You get a choice of DD 2.0 English or Japanese with a sole translated subtitle track to accompany them. The dialogue is clear, the show has some nice music, and it is all presented as vibrantly and competently as you would expect from stereo soundtracks. I've also noticed that while there is only the single subtitle track, the on screen text continues to be translated, which is an improvement over the first season.
Disc 1 has a textless closing sequence, along with 21 line-art images in a gallery.
Disc 2 has the closing sequence again, and 19 line-art images in a gallery, as well as trailers for Naruto, the Naruto movie, Bleach, the Death Note live action feature, and the Bleach Video Game.
There may be additional goodies in the packaging, but having received the review discs only, I cannot say.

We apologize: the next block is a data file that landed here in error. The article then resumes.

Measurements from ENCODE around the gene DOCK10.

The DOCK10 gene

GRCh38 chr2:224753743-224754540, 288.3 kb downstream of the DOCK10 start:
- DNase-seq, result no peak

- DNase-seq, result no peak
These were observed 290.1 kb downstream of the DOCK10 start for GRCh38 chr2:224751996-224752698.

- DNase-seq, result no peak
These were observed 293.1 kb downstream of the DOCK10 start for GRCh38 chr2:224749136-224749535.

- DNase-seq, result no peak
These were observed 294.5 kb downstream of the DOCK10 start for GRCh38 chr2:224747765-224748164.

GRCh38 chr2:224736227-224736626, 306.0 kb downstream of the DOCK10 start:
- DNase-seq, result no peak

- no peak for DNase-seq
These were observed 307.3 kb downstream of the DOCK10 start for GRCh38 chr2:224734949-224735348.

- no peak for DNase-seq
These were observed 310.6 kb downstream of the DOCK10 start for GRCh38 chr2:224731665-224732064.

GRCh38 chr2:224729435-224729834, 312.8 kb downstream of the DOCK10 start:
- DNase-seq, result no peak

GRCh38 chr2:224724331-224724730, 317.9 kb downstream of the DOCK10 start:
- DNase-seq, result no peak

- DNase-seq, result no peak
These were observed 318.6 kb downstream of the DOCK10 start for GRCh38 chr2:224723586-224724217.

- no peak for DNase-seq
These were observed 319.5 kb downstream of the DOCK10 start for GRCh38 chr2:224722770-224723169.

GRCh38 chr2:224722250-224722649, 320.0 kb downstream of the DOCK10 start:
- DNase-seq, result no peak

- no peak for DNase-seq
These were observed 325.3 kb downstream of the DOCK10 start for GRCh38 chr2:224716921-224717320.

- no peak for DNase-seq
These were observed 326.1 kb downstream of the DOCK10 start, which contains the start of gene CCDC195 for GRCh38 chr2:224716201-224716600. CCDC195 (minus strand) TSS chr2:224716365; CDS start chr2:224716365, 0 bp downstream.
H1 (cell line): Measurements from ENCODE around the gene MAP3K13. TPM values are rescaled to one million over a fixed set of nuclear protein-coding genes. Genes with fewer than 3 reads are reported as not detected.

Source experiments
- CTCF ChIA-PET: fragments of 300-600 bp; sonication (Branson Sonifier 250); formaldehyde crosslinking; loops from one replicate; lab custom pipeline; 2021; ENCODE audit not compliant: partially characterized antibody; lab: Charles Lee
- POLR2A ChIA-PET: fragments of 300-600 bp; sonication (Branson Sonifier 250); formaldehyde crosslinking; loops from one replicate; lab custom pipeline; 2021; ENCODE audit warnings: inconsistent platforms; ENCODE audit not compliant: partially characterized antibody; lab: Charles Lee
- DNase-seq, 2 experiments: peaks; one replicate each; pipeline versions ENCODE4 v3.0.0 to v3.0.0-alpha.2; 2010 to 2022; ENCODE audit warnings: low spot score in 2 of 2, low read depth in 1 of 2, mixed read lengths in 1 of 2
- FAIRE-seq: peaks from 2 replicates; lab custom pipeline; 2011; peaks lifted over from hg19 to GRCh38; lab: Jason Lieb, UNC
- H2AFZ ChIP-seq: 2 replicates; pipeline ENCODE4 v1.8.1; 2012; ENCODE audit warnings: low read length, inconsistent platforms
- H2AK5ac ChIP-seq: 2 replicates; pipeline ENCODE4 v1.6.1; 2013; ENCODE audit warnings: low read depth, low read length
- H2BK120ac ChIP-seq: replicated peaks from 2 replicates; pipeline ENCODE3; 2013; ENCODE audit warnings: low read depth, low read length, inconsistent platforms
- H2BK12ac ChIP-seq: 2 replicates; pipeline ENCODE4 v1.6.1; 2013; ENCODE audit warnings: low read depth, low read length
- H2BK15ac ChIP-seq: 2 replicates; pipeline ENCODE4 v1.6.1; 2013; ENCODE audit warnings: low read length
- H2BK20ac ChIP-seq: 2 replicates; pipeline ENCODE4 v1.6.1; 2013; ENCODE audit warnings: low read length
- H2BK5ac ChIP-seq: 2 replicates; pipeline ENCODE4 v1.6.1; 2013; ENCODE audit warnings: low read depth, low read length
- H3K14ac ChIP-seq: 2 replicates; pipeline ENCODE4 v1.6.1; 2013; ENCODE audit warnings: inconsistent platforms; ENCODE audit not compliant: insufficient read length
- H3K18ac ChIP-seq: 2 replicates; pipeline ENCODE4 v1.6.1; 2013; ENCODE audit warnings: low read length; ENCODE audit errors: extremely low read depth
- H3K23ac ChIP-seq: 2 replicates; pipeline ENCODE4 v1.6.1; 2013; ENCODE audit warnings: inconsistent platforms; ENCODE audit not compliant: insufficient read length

For me, Bleach hasn't been an easy watch for at least the last 40 episodes or so, and I've expounded on that opinion for the last three reviews. It just hasn't matched up to the promise of the first season, which was comprised of entertaining stories that developed the world and the characters, and delivered in terms of emotional crescendo and dramatic climax. The Rescue arc on the other hand has lasted two whole seasons, has given us obfuscation and enigma, and has been structured in a way to delay the emotional climaxes, and put off the character developments. It's been equal measure of entertainment and frustration, and quite frankly I was expecting to simply type 'ditto' and be done with this review of the conclusion. It's definitely not more of the same however; instead volume 3:2 of Bleach not only concludes the Rescue Rukia arc, but it also delivers on everything that has been delayed, and wraps it up with perhaps the best episodes of Bleach yet. It's true, in the world of anime, Bleach is the equivalent of tantric sex.